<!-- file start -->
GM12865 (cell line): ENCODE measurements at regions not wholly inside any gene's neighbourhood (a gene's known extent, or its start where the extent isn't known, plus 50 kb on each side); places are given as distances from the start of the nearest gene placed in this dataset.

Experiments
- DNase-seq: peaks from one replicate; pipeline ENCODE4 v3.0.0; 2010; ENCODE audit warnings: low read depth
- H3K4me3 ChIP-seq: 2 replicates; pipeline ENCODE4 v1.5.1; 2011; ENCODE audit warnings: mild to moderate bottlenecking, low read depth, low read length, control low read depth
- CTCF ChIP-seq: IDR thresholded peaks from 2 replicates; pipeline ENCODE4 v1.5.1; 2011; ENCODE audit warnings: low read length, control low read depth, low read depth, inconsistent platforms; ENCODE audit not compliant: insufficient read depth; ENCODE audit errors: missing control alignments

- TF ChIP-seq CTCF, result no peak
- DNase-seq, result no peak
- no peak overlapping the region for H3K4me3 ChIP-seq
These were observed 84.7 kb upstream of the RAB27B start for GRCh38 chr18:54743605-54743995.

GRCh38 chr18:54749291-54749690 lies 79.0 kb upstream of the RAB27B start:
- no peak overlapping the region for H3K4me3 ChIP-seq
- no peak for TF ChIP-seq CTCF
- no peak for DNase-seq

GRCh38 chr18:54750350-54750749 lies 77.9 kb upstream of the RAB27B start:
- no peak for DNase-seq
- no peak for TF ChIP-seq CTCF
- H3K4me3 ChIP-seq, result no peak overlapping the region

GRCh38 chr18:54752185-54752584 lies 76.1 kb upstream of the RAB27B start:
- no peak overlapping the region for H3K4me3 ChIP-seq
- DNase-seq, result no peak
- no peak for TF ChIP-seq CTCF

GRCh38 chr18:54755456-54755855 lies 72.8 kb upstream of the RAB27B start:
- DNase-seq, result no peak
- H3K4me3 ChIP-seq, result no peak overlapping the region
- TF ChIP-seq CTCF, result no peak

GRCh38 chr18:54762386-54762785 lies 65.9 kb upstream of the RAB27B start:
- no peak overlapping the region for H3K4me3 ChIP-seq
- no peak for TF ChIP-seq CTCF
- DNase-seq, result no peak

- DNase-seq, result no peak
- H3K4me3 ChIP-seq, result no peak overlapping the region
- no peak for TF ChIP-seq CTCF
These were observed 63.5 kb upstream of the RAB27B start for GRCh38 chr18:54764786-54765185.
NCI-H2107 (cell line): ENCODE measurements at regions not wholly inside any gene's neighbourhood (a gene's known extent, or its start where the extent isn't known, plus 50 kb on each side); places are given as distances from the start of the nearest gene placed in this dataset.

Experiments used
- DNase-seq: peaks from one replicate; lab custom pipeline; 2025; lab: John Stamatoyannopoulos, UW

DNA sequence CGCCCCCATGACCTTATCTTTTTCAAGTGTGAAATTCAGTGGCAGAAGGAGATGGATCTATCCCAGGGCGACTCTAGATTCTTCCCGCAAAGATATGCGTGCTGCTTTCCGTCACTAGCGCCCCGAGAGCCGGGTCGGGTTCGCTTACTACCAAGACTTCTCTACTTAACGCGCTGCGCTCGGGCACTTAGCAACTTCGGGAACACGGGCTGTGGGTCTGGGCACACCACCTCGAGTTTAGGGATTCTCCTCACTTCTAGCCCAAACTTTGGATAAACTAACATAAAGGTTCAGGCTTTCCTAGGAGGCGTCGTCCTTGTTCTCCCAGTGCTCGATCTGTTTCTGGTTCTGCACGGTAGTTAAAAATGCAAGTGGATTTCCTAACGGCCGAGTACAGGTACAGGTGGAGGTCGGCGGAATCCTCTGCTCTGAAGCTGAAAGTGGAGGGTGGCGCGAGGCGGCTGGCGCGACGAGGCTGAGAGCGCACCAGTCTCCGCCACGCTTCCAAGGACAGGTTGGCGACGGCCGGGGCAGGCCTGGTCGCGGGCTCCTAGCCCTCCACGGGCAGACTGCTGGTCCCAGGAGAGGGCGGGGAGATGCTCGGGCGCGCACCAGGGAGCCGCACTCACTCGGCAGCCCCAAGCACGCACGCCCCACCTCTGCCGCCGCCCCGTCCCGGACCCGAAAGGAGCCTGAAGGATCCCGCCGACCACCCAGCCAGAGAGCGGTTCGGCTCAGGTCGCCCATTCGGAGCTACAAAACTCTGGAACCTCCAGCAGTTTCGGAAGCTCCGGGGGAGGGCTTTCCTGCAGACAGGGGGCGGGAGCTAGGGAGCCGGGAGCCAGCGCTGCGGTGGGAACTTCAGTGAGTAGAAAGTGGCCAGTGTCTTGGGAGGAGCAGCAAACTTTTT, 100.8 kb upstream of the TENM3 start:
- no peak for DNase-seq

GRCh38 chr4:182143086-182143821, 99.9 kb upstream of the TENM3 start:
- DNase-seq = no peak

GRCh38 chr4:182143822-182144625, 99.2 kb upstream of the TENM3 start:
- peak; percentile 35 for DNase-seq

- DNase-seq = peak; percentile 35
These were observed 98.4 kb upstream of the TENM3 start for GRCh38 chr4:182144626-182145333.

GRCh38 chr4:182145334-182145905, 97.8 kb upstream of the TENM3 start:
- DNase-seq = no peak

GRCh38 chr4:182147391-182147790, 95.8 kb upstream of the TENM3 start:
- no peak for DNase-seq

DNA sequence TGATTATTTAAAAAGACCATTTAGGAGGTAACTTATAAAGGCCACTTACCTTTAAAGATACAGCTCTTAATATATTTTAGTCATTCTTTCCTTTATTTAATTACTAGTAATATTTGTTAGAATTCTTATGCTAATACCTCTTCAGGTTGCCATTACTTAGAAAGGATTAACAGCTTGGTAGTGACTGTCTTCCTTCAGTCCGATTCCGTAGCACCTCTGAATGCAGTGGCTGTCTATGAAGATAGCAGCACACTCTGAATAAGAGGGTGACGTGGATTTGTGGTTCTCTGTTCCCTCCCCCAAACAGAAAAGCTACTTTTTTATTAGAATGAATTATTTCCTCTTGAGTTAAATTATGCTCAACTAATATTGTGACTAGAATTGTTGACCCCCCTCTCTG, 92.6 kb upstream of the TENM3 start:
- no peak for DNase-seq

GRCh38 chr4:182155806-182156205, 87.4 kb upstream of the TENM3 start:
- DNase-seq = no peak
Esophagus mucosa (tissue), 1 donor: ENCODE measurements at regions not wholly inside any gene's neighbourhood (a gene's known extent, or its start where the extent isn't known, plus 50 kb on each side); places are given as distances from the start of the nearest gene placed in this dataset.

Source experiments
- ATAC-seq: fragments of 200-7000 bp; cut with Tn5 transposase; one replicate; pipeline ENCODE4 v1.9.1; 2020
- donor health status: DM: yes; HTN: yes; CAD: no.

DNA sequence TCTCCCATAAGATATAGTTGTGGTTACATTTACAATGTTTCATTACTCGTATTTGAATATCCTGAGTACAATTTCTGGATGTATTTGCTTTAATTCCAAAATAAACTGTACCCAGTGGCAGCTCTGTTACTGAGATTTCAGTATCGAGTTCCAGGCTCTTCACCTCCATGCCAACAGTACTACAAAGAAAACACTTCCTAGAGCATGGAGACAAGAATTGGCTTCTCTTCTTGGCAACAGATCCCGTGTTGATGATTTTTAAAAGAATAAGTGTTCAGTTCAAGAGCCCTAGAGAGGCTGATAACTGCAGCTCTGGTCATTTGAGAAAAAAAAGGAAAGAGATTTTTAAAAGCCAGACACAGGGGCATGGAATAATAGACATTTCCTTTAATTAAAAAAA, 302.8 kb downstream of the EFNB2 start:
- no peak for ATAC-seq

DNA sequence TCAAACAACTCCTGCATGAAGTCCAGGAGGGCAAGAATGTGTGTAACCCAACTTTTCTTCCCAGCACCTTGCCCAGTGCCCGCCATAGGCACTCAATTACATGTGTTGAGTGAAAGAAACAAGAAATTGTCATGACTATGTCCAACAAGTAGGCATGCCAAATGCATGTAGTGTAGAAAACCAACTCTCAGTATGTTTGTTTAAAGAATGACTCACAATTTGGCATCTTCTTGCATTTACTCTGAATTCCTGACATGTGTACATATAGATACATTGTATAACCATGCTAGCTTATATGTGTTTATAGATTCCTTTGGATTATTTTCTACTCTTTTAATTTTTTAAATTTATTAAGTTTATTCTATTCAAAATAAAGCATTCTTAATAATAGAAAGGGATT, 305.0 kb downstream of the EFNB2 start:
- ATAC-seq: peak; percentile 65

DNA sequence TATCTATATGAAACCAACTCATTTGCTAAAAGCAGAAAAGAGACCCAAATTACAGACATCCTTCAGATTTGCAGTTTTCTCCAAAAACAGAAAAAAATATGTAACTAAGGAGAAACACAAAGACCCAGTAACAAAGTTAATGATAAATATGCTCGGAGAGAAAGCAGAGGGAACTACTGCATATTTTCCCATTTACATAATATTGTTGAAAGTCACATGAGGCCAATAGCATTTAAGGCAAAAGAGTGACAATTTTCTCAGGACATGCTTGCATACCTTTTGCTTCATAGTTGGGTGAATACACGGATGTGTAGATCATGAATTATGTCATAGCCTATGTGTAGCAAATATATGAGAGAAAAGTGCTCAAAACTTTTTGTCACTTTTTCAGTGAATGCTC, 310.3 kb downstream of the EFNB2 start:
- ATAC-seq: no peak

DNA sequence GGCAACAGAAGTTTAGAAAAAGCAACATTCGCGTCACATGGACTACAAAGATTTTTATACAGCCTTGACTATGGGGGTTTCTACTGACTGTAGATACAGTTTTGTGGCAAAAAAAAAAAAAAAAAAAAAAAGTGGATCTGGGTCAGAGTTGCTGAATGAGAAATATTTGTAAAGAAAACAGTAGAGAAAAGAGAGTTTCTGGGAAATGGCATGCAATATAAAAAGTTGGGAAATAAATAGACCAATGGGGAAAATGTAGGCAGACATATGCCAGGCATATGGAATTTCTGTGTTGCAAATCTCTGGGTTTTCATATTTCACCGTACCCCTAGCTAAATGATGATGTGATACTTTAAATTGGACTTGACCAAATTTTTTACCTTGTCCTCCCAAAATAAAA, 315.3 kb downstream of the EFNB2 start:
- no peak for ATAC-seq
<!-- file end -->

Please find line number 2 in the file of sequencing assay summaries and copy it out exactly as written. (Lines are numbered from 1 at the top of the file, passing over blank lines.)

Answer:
Experiments